Three guys find a space alien in the woods and attempt to sell it to a tabloid TV show, with disastrous results.
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Beer Money torrent reviews
Brian C (mx) wrote: Low budget, with more entertainment value than those quarter Billion dollar movies.
Jennifer M (br) wrote: How they filmed it was really weird, and the writing wasn't really good
Alejandro R (ag) wrote: Great film all around with an alternating dynamic interplay between sullen thoughtful scenes and more visceral action scenes---all of which engaging in their different expressions of darker moods. I watched it years, but it was very much worth rewatching.
Ela L (au) wrote: I love it, it always make me smile :D
Carol M (de) wrote: To say In the Bedroom is atmospheric is a big understatement. The locale sways the mood every bit as much as this movie's top-notch actors. Its weak points are marginal, and the combination of elements makes for a very cohesive and beautiful translation of the written word into an absorbing viewing experience. It is one of the best grief portrayals I have seen in some time -- how everyday people contend with the trivialities of life alongside the looming presence of bereavement; and how grief redefines everything it touches, including how we interact with others.
Chris M (ca) wrote: The movie was alright. The idea was bot bad, and I have to admit, it kept me at the edge of my seat. It was pretty cool how the game was played and how it went. At the end it was pretty funny and it made it a not too bad movie. It was cheesy and a bit dumb at times, but on and all, it was not bad
Jenny W (au) wrote: Wolves are beautiful animals!~
Rachel M (gb) wrote: i like this movie b/c i watched w/ my mom n sister. also the storyline n acting were good.
Nolan M (es) wrote: I had hoped that the Farrelly's return to R-rated comedy would be great and hilarious. Problem is that this movie starts out good than just goes downhill. Its a damn shame...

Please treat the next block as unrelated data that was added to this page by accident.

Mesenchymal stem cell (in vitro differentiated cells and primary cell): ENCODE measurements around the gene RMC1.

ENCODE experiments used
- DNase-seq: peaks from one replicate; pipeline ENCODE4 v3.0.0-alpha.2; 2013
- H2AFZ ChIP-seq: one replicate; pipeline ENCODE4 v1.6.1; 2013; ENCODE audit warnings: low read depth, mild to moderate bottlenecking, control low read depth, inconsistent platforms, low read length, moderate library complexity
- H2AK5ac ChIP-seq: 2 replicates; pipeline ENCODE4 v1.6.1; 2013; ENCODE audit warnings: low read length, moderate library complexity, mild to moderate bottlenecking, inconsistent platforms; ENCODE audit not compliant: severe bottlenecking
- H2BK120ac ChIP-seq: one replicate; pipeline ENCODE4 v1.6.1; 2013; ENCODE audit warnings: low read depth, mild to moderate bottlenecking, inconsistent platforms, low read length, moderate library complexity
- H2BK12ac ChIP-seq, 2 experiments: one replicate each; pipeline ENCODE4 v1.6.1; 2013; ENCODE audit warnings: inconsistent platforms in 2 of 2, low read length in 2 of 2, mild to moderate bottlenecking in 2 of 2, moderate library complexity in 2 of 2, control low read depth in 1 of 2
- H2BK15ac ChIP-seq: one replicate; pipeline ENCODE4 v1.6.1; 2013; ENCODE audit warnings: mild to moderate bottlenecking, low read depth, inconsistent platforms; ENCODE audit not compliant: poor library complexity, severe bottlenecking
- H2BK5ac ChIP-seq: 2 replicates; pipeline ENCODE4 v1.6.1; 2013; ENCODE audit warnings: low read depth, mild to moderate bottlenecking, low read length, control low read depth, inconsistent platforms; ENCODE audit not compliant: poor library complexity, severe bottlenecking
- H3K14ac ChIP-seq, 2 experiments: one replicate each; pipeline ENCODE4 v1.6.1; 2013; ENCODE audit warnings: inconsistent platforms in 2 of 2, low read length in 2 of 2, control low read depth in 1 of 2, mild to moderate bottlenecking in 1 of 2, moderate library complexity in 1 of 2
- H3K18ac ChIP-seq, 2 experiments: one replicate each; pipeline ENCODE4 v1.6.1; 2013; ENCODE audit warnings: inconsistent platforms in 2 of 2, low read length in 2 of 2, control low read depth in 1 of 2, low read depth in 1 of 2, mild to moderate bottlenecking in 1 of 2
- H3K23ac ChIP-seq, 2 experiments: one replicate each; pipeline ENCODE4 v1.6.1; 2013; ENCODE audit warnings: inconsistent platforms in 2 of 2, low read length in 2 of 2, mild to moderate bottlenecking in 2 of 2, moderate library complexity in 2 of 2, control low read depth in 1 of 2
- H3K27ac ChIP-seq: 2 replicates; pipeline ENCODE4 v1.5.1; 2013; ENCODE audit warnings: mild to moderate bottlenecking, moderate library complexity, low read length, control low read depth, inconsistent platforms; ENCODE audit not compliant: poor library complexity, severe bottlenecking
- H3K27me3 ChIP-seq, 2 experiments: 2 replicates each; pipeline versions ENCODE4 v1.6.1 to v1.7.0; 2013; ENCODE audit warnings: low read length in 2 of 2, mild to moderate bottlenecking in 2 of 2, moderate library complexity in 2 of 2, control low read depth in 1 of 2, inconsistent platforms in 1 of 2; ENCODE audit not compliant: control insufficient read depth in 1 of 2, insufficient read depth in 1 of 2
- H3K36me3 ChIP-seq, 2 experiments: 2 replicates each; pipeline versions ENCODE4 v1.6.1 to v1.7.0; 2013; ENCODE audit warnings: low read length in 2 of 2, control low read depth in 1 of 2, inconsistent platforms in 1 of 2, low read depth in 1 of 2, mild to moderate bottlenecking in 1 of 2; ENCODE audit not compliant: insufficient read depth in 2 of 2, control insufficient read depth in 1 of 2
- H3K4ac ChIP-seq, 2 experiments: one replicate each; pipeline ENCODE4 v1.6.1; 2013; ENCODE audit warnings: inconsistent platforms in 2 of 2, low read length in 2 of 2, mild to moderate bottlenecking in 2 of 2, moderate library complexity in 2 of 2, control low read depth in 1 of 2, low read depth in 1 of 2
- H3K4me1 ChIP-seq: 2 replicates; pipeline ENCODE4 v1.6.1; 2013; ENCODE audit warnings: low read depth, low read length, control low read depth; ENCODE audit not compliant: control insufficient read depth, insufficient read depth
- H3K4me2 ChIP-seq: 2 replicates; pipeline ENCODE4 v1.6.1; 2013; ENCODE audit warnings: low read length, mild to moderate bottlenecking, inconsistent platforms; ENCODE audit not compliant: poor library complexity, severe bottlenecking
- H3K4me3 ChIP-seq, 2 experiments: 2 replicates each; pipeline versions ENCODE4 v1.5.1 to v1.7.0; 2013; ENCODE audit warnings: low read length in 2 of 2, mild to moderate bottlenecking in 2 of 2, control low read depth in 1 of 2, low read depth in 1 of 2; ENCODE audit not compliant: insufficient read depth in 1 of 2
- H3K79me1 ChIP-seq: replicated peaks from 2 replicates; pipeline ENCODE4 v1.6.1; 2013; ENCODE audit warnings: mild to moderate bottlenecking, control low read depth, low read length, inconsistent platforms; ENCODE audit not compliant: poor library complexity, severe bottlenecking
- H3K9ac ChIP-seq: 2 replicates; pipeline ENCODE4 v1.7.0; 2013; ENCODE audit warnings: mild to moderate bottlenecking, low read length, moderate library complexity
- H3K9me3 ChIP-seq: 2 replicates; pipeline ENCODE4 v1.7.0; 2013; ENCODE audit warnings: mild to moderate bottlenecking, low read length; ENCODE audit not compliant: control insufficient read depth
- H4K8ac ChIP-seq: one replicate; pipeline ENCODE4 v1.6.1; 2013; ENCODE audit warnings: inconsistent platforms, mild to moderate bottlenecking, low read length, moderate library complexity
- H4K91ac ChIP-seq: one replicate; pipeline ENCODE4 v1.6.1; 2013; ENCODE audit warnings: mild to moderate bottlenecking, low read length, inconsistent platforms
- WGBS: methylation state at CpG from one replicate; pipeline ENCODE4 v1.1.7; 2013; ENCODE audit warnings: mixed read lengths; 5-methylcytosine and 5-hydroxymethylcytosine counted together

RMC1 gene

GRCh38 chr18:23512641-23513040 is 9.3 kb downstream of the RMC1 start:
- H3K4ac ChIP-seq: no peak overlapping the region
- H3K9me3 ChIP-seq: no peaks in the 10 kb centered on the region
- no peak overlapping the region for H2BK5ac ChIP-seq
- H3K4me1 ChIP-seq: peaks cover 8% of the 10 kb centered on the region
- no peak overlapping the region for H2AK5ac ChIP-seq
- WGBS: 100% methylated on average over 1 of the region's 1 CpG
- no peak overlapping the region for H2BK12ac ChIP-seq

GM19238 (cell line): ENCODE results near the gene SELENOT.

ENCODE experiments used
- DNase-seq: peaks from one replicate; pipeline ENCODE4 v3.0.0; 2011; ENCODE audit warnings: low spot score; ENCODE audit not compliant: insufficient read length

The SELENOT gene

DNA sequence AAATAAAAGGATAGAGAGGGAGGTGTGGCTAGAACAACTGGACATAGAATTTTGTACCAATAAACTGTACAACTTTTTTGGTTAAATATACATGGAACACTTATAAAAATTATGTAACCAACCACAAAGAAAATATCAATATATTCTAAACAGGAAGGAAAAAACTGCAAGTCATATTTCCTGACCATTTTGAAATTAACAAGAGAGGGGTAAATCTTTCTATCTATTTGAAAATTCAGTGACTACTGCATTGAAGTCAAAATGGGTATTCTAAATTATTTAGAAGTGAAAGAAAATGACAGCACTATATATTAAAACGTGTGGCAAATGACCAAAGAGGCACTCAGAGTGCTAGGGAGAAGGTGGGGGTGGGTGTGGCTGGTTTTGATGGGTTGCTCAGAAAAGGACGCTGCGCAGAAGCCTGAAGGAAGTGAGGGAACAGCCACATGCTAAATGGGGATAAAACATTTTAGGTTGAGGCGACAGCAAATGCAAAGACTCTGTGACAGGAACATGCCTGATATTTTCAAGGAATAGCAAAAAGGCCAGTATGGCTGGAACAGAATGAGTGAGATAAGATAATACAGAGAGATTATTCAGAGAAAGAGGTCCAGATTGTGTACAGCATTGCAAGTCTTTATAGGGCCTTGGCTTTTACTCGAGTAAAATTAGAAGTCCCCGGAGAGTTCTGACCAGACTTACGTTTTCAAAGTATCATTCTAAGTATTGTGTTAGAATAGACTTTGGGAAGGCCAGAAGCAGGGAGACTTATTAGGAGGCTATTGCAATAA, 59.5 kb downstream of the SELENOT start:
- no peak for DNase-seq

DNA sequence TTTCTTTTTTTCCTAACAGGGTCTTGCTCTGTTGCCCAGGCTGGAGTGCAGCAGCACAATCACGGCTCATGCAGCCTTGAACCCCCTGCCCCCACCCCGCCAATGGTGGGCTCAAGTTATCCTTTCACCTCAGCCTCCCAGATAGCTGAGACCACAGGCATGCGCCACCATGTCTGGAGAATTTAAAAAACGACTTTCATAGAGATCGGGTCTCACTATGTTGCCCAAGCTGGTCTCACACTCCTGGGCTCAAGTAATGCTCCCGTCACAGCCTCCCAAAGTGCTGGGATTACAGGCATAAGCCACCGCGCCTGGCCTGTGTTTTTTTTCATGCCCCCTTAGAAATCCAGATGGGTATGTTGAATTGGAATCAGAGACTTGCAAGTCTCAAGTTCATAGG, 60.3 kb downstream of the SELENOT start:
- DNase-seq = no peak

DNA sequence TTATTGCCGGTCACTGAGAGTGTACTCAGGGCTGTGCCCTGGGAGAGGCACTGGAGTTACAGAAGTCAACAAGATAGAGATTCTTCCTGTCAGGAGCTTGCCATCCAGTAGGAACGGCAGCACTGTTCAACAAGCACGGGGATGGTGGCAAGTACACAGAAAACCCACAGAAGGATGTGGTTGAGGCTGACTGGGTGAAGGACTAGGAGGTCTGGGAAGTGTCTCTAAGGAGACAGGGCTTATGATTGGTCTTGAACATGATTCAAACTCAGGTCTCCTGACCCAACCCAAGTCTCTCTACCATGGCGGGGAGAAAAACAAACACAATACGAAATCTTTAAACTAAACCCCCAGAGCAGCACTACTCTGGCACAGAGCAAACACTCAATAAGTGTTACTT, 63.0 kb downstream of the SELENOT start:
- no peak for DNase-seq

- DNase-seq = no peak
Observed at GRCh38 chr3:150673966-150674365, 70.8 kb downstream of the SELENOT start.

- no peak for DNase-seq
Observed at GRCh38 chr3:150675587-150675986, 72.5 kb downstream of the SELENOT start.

Chris W (br) wrote: This early effort by "Bloody Sam" is one of many elegiac westerns the lauded director helmed. Hmm, now that I think about it, pretty much every western he did was an elegy...interesting.The setting is the early 1900s: the twilight for the Old West. Joel McCrea is an ex-lawman living on the fringes of society. When he gets hired to escort a shipment of gold, he decides to enlist the help of his old pal played by Randolph Scott. Unlike McCrea's character, Scott's doesn't have much remaining integrity, and thus is easily tempted, along with his young saddle mate to convince McCrea's Steve Judd to steal the gold for themselves instead of delivering it as expected.This film come out during a transition period for the western genre. It was after the heyday of the classic era, but a few years before the revisionist epics that started in the late 60s, perhaps best exemplified by Peckinpah's own bloody masterpiece The Wild Bunch. As a result, this film is a bit of a mix between the old period, what with being a send off of sorts, as well as a forerunner for what would soon come, though the violence here, while fairly strong for the time, isn't quite to the level that it would be in the aforementioned The Wild Bunch.The leads are pretty good, and they have a nice rapport with one another. Their costars likewise do pretty decently with the material. The film is rough around the edges, and you can tell it's before Peckinpah hit his stride, but it's still got some great location shooting and decent cinematography. Give this one a watch. It's pretty solid.
Calvin C (nl) wrote: Some great songs go along with a spunky performance from Betty Hutton as the title character. Grade: B+
Benjamin W (ru) wrote: Dietrich plays a duplicitous Spaniard. At this point in the von Sternberg/Dietrich series of collaborations, the Marlene image has been refined by serious angle eliminations and intensified micro-acting. Shots revealing Marlene's concave nose-bridge are gone, giving her a more classical appeal (also in Blond Venus); her high, dominant cheeks and mobile expressive chin replace the more traditional modes of eye-acting and body gesturing. If it had been appropriate, Von Sternberg probably would have had her act with forehead veins and closeups of sudden goosebumps. The acting and detail in this film really help make it clear why cinema makes old acting methods seem ridiculous and new tricks necessary. If it weren't for Von Sternberg's consistency of style, and the lack of a variation that his real peers like Visconti or Dreyer have, he might be the best director on a list of the best.
Eric V (us) wrote: doesnt get much better than this